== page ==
The possession statistics were a bit more of a mixed result, especially if one decomposes them.  The Caps started the week, if not on the good side of the possession numbers, at least within shouting distance of them.  They Corsi-for percentage in 5-on-5 close situations was 47.6 percent against St. Louis.  By week’s end the Caps improved to 48.4 percent against Montreal, then finished with their second best result of the season, a 60.4 percent effort against Toronto (source: 

Then there was that game against Pittsburgh.  Back on October 28th, the Caps finished their game against Vancouver with their worst Corsi-for percentage in 5-on-5 close situations for the season – 35.6 percent.  That was bad.  What happened against the Penguins was a result in search of an adjective.  The Caps finished with a Corsi-for in those 5-on-5 close situations of only 14.3 percent (3 events for, 18 against).  Their Fenwick-for percentage was even worse.  The Caps had no Fenwick events (shots on goal, shots missed) in 5-on-5 close situations and allowed 11.  It was actually decent defense (the 11 Fenwick events being among the top-five efforts of the year for the Caps), but it hardly mattered.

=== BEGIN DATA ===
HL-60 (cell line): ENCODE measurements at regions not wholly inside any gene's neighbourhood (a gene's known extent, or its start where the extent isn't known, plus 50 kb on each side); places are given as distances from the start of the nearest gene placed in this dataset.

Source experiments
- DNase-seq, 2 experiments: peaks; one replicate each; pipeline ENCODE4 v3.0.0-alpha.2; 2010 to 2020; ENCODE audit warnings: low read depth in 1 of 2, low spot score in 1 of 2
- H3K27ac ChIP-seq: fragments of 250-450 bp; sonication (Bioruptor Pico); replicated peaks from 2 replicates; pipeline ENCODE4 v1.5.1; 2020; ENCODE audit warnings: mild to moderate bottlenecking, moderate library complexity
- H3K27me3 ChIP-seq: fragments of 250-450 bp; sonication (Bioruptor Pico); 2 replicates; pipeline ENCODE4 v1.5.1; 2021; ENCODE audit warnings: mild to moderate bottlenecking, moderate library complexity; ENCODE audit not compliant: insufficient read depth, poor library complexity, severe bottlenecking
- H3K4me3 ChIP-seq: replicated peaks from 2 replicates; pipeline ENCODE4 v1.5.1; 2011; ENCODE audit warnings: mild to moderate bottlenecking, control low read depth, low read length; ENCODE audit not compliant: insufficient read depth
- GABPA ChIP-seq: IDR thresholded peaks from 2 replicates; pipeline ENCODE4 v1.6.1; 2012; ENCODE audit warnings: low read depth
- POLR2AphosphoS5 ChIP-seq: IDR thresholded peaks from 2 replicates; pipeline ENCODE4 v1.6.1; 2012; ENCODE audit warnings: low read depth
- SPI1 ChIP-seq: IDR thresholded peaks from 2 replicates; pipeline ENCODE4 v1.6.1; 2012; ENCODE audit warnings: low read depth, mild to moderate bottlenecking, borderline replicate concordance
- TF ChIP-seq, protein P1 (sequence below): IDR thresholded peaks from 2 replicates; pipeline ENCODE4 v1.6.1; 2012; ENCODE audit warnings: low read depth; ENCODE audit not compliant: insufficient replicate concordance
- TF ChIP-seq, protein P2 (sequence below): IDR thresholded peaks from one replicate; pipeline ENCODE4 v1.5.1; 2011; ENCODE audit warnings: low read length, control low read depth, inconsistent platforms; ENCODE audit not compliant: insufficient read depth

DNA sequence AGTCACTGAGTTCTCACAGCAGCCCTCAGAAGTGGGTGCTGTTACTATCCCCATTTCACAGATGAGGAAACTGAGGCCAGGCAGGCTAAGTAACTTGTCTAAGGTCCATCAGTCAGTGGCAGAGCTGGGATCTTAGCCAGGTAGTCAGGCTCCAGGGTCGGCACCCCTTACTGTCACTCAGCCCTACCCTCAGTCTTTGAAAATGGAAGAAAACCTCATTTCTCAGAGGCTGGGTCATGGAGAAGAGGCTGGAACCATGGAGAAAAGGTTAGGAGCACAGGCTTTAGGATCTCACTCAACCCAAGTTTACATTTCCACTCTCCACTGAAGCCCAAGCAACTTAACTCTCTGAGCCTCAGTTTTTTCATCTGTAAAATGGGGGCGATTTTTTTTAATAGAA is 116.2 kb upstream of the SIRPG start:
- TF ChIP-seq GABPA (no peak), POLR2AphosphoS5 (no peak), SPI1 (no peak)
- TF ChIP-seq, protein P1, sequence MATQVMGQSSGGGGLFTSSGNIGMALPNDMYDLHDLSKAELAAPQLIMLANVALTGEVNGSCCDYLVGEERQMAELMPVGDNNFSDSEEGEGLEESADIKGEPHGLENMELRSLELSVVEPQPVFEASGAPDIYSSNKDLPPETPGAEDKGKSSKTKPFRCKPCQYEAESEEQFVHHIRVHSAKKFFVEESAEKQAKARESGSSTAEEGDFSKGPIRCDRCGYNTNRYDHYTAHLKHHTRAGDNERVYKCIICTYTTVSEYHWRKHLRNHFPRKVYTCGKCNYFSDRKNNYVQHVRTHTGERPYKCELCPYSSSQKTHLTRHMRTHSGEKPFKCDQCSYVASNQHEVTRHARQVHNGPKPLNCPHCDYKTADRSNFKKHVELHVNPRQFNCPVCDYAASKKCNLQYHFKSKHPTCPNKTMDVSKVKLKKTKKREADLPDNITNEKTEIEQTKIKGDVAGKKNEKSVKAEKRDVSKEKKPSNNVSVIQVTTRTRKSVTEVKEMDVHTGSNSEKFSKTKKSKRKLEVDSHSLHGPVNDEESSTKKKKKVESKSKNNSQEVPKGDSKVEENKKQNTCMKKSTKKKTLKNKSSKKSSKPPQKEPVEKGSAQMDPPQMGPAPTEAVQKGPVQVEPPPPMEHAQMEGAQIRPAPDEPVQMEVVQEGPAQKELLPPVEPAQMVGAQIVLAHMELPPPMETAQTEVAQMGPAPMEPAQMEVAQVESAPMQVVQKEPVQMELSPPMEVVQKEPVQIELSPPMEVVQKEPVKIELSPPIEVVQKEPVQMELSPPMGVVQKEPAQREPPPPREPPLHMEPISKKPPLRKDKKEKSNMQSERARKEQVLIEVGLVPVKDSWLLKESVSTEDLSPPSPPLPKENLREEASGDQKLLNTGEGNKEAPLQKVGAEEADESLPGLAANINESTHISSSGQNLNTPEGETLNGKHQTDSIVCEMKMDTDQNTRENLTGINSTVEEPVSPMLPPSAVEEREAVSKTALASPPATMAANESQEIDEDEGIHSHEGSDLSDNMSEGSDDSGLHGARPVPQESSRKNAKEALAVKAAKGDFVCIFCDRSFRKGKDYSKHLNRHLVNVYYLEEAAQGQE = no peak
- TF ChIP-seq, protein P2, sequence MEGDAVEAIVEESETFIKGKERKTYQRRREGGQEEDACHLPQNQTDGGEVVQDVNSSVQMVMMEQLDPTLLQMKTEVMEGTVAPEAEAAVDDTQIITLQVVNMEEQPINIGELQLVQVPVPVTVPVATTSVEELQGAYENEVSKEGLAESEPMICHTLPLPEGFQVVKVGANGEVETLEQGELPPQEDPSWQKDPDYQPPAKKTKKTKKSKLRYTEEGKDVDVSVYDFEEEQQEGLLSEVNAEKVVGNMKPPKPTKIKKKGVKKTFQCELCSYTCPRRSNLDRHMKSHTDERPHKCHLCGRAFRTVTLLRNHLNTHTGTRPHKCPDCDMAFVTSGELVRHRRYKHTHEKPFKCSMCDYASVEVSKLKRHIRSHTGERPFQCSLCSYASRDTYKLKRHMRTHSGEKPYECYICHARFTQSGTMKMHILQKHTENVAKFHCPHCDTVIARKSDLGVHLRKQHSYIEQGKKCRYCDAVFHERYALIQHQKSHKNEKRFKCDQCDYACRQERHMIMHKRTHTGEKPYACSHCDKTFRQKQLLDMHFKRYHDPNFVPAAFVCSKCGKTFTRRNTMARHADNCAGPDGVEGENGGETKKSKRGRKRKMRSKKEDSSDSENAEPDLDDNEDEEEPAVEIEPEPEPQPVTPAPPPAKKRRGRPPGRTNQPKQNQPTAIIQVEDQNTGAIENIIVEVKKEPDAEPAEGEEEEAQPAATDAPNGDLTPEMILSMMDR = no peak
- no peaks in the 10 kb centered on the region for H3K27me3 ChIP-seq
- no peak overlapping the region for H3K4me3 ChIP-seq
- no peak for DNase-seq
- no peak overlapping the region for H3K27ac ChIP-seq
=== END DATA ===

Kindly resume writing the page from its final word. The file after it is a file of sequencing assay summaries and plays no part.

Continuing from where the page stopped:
Goaltending: 2.22 GAA / .938 save percentage (season: 2.66 / .922 / 1 shutout)

The goaltending was generally solid.  Saving almost 94 percent of 146 shots (36.5 per game) is about as much as a club can ask their goaltenders to do.  Braden Holtby was 1-1-1 for the week with a .948 save percentage for the week.  He continues to build a solid season after a slow start.  In his last 15 appearances he has a save percentage of .936.